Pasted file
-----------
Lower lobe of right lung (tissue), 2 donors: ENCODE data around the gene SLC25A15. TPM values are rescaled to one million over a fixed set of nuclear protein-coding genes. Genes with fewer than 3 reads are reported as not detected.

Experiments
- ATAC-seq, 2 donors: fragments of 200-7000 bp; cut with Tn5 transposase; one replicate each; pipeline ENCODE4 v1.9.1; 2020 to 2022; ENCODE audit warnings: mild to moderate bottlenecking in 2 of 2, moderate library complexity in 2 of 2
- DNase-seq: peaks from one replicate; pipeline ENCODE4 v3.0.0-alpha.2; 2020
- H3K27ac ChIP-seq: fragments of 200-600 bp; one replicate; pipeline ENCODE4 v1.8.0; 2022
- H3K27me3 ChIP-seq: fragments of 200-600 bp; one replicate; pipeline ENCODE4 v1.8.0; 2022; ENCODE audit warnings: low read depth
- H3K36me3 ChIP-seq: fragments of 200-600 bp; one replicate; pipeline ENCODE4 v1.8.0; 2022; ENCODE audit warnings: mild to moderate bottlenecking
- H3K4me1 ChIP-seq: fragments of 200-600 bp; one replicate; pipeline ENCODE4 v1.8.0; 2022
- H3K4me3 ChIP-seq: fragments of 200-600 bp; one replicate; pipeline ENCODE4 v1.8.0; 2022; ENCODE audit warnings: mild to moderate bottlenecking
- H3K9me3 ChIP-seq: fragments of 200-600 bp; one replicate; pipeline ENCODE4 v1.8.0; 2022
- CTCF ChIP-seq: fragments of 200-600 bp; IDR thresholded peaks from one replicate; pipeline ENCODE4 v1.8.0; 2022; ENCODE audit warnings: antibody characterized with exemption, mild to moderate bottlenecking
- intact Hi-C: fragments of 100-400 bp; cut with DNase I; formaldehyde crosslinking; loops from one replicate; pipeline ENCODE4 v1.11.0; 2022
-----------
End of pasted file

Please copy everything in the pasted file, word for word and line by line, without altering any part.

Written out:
Lower lobe of right lung (tissue), 2 donors: ENCODE data around the gene SLC25A15. TPM values are rescaled to one million over a fixed set of nuclear protein-coding genes. Genes with fewer than 3 reads are reported as not detected.

Experiments
- ATAC-seq, 2 donors: fragments of 200-7000 bp; cut with Tn5 transposase; one replicate each; pipeline ENCODE4 v1.9.1; 2020 to 2022; ENCODE audit warnings: mild to moderate bottlenecking in 2 of 2, moderate library complexity in 2 of 2
- DNase-seq: peaks from one replicate; pipeline ENCODE4 v3.0.0-alpha.2; 2020
- H3K27ac ChIP-seq: fragments of 200-600 bp; one replicate; pipeline ENCODE4 v1.8.0; 2022
- H3K27me3 ChIP-seq: fragments of 200-600 bp; one replicate; pipeline ENCODE4 v1.8.0; 2022; ENCODE audit warnings: low read depth
- H3K36me3 ChIP-seq: fragments of 200-600 bp; one replicate; pipeline ENCODE4 v1.8.0; 2022; ENCODE audit warnings: mild to moderate bottlenecking
- H3K4me1 ChIP-seq: fragments of 200-600 bp; one replicate; pipeline ENCODE4 v1.8.0; 2022
- H3K4me3 ChIP-seq: fragments of 200-600 bp; one replicate; pipeline ENCODE4 v1.8.0; 2022; ENCODE audit warnings: mild to moderate bottlenecking
- H3K9me3 ChIP-seq: fragments of 200-600 bp; one replicate; pipeline ENCODE4 v1.8.0; 2022
- CTCF ChIP-seq: fragments of 200-600 bp; IDR thresholded peaks from one replicate; pipeline ENCODE4 v1.8.0; 2022; ENCODE audit warnings: antibody characterized with exemption, mild to moderate bottlenecking
- intact Hi-C: fragments of 100-400 bp; cut with DNase I; formaldehyde crosslinking; loops from one replicate; pipeline ENCODE4 v1.11.0; 2022